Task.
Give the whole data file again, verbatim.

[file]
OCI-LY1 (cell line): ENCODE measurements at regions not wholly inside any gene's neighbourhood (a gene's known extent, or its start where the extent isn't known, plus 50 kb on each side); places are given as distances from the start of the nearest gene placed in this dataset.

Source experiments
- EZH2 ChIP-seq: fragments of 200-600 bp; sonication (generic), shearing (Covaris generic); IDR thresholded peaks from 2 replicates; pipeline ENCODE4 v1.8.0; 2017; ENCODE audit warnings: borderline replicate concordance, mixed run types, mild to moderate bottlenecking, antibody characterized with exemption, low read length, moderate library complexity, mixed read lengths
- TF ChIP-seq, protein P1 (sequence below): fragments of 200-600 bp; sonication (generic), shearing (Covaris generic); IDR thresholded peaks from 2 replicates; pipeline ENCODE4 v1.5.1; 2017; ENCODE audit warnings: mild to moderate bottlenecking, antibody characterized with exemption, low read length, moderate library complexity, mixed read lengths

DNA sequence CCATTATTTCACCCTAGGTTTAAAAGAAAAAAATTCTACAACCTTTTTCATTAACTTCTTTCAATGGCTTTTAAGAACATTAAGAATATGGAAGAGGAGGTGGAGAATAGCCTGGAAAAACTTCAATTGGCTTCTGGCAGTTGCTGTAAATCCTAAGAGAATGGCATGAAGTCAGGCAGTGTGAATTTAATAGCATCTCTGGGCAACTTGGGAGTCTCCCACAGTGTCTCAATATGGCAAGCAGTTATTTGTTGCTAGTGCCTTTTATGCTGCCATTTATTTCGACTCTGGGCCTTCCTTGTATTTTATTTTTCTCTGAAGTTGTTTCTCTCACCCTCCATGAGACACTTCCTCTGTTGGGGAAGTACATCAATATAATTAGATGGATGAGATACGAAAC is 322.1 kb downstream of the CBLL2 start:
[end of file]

OCI-LY1 (cell line): ENCODE measurements at regions not wholly inside any gene's neighbourhood (a gene's known extent, or its start where the extent isn't known, plus 50 kb on each side); places are given as distances from the start of the nearest gene placed in this dataset.

Source experiments
- EZH2 ChIP-seq: fragments of 200-600 bp; sonication (generic), shearing (Covaris generic); IDR thresholded peaks from 2 replicates; pipeline ENCODE4 v1.8.0; 2017; ENCODE audit warnings: borderline replicate concordance, mixed run types, mild to moderate bottlenecking, antibody characterized with exemption, low read length, moderate library complexity, mixed read lengths
- TF ChIP-seq, protein P1 (sequence below): fragments of 200-600 bp; sonication (generic), shearing (Covaris generic); IDR thresholded peaks from 2 replicates; pipeline ENCODE4 v1.5.1; 2017; ENCODE audit warnings: mild to moderate bottlenecking, antibody characterized with exemption, low read length, moderate library complexity, mixed read lengths

DNA sequence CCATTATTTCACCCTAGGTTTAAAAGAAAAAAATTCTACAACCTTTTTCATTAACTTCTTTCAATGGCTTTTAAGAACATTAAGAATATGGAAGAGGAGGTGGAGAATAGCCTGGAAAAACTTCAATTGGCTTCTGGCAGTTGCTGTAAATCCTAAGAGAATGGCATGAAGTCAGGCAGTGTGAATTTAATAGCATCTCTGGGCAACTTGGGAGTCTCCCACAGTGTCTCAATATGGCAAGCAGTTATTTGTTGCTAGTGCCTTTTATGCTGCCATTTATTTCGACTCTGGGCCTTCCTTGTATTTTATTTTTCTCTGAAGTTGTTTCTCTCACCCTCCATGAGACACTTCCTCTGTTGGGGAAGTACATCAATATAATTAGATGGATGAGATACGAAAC is 322.1 kb downstream of the CBLL2 start: